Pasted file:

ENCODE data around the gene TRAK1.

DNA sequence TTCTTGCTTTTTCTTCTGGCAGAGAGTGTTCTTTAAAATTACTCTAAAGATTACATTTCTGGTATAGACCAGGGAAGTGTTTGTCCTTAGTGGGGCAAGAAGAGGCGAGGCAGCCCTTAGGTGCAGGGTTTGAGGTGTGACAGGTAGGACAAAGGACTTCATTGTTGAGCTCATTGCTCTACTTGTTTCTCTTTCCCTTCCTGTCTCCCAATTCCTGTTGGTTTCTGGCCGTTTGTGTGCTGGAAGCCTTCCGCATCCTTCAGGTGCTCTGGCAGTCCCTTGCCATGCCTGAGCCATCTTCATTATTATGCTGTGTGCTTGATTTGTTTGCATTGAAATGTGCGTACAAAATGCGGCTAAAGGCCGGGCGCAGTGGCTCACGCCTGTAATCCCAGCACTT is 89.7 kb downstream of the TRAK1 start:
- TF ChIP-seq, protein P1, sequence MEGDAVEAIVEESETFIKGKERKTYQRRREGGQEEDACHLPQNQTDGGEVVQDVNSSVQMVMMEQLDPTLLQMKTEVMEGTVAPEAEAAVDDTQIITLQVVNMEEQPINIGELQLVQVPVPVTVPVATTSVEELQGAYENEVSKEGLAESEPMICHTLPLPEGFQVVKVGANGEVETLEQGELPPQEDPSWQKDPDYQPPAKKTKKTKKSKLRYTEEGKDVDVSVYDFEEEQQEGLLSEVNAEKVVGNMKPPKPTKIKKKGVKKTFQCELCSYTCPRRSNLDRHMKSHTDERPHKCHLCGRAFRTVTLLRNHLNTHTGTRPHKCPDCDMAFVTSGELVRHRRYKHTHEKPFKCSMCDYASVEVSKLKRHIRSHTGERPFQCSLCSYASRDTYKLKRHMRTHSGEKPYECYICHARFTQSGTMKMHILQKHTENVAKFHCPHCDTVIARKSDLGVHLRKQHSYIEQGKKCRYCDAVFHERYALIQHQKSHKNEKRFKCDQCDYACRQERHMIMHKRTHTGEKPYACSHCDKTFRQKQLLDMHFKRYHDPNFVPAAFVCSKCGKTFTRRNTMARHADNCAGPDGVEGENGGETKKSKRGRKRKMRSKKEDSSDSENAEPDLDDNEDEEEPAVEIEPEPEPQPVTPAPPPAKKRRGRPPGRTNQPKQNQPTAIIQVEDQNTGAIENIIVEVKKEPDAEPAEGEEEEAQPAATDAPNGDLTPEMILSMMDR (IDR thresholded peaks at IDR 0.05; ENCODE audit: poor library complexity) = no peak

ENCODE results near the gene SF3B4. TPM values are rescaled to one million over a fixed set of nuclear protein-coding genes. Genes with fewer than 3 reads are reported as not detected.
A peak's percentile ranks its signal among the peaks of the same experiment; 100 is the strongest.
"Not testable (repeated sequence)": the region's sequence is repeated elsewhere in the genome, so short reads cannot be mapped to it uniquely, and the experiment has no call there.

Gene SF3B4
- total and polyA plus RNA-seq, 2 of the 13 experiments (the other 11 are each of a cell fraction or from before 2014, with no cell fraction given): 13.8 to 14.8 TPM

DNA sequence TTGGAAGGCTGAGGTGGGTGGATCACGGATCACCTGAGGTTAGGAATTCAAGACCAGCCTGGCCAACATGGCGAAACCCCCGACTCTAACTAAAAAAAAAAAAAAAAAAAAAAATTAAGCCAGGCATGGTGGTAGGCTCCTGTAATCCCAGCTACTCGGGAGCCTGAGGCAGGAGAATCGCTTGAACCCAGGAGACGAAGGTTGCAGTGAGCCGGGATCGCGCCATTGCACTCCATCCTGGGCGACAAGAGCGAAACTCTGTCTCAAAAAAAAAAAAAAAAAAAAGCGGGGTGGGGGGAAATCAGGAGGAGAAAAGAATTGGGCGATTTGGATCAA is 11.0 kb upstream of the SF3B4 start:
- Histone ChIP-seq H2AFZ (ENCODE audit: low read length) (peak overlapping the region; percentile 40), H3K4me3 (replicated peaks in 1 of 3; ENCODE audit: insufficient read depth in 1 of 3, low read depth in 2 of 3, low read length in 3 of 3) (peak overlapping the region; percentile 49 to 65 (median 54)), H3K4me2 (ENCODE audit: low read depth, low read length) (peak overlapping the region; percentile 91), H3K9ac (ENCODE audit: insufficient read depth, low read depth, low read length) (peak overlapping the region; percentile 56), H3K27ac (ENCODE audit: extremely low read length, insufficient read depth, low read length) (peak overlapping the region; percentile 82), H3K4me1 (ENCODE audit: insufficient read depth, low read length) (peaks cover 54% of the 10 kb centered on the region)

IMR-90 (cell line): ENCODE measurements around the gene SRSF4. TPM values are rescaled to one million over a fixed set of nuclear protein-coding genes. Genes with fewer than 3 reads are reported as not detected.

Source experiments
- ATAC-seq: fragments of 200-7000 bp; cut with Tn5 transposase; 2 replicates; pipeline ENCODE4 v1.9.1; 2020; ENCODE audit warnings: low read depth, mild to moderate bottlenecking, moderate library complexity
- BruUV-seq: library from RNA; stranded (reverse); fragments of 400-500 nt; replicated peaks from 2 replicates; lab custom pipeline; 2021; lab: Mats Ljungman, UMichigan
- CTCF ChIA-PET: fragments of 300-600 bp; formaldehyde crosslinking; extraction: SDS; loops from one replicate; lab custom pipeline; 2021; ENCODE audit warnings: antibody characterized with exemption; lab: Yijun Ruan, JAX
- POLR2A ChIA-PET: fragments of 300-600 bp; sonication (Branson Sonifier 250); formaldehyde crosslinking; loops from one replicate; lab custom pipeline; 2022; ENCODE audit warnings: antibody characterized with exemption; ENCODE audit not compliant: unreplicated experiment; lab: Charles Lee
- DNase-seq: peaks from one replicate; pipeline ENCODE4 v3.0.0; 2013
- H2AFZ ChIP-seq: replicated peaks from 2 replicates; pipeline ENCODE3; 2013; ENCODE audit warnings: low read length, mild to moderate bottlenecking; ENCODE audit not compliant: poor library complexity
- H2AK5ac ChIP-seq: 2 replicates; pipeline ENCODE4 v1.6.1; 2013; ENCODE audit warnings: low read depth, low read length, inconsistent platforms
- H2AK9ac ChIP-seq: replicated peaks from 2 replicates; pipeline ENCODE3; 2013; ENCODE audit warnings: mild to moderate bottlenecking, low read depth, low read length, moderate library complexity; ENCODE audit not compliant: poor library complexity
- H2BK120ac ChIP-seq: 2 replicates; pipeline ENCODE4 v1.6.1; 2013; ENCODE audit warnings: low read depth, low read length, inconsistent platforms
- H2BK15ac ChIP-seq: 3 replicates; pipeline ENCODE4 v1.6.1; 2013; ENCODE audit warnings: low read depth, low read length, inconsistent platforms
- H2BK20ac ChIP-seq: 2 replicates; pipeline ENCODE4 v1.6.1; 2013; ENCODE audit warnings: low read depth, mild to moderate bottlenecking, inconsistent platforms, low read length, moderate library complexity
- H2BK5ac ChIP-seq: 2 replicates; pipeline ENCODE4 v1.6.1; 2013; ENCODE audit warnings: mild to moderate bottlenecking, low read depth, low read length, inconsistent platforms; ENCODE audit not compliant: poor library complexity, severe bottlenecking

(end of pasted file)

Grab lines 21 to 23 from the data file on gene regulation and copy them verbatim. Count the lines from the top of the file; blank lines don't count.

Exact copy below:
- H2BK120ac ChIP-seq: 2 replicates; pipeline ENCODE4 v1.6.1; 2013; ENCODE audit warnings: low read depth, low read length, inconsistent platforms
- H2BK15ac ChIP-seq: 3 replicates; pipeline ENCODE4 v1.6.1; 2013; ENCODE audit warnings: low read depth, low read length, inconsistent platforms
- H2BK20ac ChIP-seq: 2 replicates; pipeline ENCODE4 v1.6.1; 2013; ENCODE audit warnings: low read depth, mild to moderate bottlenecking, inconsistent platforms, low read length, moderate library complexity